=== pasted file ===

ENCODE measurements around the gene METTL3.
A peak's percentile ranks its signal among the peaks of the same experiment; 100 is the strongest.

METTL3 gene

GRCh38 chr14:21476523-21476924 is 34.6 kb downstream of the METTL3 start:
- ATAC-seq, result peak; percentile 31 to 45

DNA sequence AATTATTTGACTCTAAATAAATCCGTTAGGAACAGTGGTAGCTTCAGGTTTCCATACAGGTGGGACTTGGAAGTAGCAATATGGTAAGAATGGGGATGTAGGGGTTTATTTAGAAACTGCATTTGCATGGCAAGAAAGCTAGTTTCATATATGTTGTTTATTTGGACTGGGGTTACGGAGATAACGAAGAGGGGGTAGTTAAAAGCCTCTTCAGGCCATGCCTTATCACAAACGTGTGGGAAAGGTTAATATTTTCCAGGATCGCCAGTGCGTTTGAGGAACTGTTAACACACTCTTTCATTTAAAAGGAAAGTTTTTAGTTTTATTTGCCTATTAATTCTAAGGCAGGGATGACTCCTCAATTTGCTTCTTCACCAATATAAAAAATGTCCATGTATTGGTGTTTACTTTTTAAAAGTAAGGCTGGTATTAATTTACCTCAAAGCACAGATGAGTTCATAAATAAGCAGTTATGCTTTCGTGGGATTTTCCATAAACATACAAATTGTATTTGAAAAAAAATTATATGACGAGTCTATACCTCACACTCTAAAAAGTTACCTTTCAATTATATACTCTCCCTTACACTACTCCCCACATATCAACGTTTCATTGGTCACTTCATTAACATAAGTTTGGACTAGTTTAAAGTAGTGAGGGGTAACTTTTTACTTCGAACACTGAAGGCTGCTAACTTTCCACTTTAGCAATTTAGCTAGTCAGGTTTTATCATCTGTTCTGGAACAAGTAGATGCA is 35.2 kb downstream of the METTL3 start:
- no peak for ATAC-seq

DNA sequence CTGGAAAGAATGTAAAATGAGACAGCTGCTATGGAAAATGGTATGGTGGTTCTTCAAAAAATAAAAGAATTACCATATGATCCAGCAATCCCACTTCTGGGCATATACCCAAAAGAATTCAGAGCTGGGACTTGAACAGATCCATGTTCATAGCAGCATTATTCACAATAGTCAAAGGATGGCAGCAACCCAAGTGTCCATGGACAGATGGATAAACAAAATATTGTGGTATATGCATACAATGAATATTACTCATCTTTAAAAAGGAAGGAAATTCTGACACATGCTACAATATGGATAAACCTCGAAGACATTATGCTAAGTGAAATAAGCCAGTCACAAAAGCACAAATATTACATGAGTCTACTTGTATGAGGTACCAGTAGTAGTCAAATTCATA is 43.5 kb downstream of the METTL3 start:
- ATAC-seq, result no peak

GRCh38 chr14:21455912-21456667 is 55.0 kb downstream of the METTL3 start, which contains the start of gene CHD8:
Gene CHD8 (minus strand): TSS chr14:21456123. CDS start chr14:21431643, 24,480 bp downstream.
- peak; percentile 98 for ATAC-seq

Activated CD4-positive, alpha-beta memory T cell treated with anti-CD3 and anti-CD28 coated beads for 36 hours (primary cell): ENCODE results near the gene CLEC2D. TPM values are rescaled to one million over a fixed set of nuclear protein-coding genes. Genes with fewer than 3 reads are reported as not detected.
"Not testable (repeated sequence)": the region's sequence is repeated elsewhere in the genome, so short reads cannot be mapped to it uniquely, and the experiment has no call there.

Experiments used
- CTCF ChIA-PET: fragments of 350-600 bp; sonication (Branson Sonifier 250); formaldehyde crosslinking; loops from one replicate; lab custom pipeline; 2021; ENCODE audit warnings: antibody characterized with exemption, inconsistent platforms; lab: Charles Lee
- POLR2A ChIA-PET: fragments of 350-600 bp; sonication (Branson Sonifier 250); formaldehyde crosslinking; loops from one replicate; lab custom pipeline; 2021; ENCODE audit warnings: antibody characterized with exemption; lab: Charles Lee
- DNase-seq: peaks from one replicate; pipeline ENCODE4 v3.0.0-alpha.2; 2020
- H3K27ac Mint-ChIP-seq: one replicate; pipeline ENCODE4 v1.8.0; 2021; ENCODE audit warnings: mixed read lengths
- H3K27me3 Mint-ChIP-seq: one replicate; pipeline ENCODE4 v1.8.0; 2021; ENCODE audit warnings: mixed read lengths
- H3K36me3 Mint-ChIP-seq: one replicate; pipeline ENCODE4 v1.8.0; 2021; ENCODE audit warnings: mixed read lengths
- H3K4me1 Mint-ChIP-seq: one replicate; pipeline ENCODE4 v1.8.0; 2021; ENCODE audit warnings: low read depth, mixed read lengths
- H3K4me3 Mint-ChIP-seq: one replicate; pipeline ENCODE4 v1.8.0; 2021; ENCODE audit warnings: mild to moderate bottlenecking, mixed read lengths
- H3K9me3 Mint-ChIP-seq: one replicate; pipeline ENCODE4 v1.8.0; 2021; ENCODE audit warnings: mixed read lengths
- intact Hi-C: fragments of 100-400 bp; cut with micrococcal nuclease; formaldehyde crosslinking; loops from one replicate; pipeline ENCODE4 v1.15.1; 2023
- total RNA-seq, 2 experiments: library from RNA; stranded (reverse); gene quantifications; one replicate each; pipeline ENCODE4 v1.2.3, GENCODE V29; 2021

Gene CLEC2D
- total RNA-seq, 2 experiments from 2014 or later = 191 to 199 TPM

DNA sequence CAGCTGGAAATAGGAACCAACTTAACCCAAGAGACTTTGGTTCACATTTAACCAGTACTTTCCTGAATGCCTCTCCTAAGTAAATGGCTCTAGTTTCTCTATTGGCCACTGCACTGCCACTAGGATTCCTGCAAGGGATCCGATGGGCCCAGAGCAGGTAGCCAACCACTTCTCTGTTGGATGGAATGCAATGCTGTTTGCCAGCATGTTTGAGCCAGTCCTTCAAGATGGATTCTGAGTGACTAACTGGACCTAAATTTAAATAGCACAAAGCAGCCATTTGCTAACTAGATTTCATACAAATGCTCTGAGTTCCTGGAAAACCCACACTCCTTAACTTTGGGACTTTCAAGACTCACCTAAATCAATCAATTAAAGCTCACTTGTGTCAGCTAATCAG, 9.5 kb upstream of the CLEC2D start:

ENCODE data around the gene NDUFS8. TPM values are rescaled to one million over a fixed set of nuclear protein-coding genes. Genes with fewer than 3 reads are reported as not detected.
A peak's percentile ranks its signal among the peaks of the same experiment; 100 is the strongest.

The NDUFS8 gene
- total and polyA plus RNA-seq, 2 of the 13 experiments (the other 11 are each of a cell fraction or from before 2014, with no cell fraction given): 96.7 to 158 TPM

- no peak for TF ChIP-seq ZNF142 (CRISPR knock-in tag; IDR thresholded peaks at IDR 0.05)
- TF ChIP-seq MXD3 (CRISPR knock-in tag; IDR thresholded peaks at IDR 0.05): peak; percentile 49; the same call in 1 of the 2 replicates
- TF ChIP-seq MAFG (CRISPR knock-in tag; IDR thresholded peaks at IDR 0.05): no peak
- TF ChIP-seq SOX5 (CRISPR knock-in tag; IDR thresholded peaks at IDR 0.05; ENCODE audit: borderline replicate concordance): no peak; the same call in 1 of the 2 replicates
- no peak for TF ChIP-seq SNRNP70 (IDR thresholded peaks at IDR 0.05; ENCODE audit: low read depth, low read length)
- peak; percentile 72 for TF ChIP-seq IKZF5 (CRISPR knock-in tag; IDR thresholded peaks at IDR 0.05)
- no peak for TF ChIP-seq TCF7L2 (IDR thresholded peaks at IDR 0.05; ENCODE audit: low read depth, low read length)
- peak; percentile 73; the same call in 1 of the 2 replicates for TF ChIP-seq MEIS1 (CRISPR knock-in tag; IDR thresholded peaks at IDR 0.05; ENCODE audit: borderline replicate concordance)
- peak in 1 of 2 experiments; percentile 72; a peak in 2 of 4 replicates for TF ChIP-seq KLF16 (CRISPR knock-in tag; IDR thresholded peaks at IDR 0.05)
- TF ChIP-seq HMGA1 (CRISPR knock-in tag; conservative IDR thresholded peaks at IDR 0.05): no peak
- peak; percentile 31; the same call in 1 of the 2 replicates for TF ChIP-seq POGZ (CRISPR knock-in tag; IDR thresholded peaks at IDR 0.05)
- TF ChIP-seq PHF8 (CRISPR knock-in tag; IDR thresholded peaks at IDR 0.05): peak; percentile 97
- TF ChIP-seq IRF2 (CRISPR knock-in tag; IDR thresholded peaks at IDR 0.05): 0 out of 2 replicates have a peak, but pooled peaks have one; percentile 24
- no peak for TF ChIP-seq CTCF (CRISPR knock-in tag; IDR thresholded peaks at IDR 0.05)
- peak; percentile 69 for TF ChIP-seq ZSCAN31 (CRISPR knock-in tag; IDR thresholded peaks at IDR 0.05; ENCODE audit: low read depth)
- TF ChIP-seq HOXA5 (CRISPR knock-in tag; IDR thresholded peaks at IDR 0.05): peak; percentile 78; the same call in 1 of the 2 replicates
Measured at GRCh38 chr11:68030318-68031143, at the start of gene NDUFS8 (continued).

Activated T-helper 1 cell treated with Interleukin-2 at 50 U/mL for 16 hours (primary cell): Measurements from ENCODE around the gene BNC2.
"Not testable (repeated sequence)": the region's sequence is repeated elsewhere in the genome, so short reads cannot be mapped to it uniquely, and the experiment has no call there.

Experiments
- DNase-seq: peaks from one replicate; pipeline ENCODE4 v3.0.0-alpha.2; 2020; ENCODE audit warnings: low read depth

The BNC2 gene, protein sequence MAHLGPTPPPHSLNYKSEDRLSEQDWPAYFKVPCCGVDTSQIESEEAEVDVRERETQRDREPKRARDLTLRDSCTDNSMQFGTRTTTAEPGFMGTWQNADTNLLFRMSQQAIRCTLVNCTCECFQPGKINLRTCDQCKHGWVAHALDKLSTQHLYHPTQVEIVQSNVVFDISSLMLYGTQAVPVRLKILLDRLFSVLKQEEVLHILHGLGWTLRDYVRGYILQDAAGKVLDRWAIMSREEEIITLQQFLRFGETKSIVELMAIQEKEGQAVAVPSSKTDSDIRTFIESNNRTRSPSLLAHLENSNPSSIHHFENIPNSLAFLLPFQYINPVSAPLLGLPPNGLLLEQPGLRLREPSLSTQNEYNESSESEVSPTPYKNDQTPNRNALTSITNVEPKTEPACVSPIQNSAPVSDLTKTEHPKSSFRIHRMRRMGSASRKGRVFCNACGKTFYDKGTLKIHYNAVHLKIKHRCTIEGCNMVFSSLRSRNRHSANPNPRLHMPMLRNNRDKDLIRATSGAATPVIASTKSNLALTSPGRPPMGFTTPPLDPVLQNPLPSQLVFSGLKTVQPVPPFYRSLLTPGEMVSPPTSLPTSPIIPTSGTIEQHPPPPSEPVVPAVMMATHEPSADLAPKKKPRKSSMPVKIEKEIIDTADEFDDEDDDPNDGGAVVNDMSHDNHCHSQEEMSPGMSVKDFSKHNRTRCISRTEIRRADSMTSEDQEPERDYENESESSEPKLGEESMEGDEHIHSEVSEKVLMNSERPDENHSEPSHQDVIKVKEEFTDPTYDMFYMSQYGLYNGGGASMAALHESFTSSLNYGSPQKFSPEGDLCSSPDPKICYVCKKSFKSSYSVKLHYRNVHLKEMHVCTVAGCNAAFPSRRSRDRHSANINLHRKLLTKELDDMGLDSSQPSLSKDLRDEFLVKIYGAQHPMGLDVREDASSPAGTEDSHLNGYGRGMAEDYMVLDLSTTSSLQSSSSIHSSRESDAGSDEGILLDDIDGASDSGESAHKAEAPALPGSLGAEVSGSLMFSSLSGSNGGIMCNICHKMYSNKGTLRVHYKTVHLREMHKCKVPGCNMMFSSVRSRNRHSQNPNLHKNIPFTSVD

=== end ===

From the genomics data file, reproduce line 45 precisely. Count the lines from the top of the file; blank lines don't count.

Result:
- TF ChIP-seq PHF8 (CRISPR knock-in tag; IDR thresholded peaks at IDR 0.05): peak; percentile 97